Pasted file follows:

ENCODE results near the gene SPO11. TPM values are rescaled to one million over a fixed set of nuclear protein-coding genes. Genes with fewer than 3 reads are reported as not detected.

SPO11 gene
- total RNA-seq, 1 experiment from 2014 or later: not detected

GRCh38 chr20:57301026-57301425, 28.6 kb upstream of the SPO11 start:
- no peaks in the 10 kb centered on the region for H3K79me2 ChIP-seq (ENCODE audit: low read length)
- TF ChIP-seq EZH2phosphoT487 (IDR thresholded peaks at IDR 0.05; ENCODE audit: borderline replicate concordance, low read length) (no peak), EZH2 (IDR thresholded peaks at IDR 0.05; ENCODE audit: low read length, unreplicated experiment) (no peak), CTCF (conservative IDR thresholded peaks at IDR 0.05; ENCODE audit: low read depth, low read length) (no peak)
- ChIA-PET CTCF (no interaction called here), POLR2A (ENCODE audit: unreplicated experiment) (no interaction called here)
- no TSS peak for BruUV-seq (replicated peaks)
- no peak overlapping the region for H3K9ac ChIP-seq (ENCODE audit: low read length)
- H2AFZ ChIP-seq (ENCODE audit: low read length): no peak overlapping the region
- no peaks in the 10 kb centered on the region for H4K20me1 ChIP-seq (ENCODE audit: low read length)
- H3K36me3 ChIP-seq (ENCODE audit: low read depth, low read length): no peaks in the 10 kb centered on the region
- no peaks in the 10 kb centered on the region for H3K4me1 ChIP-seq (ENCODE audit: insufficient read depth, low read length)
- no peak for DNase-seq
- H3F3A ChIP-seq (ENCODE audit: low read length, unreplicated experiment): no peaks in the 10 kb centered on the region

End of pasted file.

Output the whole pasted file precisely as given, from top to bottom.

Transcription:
ENCODE results near the gene SPO11. TPM values are rescaled to one million over a fixed set of nuclear protein-coding genes. Genes with fewer than 3 reads are reported as not detected.

SPO11 gene
- total RNA-seq, 1 experiment from 2014 or later: not detected

GRCh38 chr20:57301026-57301425, 28.6 kb upstream of the SPO11 start:
- no peaks in the 10 kb centered on the region for H3K79me2 ChIP-seq (ENCODE audit: low read length)
- TF ChIP-seq EZH2phosphoT487 (IDR thresholded peaks at IDR 0.05; ENCODE audit: borderline replicate concordance, low read length) (no peak), EZH2 (IDR thresholded peaks at IDR 0.05; ENCODE audit: low read length, unreplicated experiment) (no peak), CTCF (conservative IDR thresholded peaks at IDR 0.05; ENCODE audit: low read depth, low read length) (no peak)
- ChIA-PET CTCF (no interaction called here), POLR2A (ENCODE audit: unreplicated experiment) (no interaction called here)
- no TSS peak for BruUV-seq (replicated peaks)
- no peak overlapping the region for H3K9ac ChIP-seq (ENCODE audit: low read length)
- H2AFZ ChIP-seq (ENCODE audit: low read length): no peak overlapping the region
- no peaks in the 10 kb centered on the region for H4K20me1 ChIP-seq (ENCODE audit: low read length)
- H3K36me3 ChIP-seq (ENCODE audit: low read depth, low read length): no peaks in the 10 kb centered on the region
- no peaks in the 10 kb centered on the region for H3K4me1 ChIP-seq (ENCODE audit: insufficient read depth, low read length)
- no peak for DNase-seq
- H3F3A ChIP-seq (ENCODE audit: low read length, unreplicated experiment): no peaks in the 10 kb centered on the region